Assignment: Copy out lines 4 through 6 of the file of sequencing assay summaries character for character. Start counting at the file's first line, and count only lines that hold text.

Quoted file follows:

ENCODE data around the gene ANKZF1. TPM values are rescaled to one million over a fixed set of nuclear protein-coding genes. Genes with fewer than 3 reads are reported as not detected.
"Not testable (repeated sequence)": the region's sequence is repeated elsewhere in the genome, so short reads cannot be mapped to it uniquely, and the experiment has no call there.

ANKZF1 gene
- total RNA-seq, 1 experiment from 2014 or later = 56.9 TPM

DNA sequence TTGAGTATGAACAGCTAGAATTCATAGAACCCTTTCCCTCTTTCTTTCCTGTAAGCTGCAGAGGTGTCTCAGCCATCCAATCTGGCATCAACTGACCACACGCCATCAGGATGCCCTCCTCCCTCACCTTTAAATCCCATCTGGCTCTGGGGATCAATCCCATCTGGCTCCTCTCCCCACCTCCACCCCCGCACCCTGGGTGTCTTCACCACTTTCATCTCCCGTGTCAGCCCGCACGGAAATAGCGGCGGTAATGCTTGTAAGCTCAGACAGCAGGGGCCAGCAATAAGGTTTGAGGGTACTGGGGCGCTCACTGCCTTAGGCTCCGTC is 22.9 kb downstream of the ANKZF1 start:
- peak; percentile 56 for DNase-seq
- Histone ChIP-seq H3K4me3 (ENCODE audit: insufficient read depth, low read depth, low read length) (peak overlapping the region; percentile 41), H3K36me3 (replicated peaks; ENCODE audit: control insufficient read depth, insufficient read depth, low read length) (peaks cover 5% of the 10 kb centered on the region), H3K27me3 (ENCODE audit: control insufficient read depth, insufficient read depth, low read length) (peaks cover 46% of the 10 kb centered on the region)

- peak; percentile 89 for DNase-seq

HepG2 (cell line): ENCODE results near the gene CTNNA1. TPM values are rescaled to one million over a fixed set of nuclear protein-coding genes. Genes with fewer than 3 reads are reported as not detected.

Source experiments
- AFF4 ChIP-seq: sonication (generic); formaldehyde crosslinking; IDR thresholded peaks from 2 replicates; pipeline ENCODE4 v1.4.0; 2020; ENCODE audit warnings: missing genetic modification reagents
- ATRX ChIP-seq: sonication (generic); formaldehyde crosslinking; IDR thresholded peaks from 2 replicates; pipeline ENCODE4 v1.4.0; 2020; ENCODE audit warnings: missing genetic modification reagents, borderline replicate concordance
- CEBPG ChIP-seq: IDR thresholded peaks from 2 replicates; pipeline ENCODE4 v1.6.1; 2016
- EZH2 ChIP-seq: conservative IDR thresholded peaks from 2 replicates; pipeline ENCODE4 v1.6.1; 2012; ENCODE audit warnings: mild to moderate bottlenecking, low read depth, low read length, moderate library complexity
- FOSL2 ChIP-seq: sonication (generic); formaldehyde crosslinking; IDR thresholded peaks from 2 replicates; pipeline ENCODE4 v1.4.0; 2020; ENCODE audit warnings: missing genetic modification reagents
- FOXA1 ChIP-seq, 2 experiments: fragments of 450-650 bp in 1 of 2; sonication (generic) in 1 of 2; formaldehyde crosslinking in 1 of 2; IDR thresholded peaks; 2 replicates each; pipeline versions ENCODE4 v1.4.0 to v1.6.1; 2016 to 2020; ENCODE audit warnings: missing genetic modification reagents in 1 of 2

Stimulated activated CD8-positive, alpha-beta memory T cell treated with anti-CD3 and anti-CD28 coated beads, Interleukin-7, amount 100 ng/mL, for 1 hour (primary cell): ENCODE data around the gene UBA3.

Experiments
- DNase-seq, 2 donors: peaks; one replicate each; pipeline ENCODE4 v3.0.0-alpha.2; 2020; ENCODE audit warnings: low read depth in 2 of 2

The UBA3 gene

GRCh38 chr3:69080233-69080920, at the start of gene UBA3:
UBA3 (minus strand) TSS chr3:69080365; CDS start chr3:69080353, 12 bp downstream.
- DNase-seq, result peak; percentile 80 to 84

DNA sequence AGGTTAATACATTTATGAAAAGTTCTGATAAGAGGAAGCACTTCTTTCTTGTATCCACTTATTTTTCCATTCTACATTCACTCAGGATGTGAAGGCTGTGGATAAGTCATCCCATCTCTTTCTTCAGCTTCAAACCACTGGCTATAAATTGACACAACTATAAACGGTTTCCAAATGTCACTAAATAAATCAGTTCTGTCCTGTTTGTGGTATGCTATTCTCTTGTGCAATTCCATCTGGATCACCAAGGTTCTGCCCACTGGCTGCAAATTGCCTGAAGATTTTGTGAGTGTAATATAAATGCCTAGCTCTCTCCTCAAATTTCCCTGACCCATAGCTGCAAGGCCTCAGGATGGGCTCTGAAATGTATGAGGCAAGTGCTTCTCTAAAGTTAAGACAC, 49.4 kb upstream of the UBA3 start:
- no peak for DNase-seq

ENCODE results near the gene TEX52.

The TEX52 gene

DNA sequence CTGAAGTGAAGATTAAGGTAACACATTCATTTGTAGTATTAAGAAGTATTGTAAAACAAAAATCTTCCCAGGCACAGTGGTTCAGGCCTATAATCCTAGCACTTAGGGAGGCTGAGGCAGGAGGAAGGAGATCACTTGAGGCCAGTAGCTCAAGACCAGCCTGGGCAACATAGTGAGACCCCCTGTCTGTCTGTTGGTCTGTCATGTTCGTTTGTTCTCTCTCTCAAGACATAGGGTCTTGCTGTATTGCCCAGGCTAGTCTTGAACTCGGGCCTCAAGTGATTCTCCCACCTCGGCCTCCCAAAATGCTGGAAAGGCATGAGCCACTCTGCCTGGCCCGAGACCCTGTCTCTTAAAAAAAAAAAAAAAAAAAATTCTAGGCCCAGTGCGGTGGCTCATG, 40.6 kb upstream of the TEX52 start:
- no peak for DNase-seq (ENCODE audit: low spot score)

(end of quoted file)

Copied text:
- total RNA-seq, 1 experiment from 2014 or later = 56.9 TPM

DNA sequence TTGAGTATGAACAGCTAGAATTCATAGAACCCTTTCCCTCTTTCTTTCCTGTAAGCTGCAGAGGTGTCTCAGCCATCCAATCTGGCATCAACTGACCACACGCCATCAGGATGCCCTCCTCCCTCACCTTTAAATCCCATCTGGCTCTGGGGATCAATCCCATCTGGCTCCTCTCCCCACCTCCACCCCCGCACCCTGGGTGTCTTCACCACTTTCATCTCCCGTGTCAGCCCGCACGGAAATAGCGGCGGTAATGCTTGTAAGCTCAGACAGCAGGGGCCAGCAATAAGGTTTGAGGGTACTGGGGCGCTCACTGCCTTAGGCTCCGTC is 22.9 kb downstream of the ANKZF1 start:
- peak; percentile 56 for DNase-seq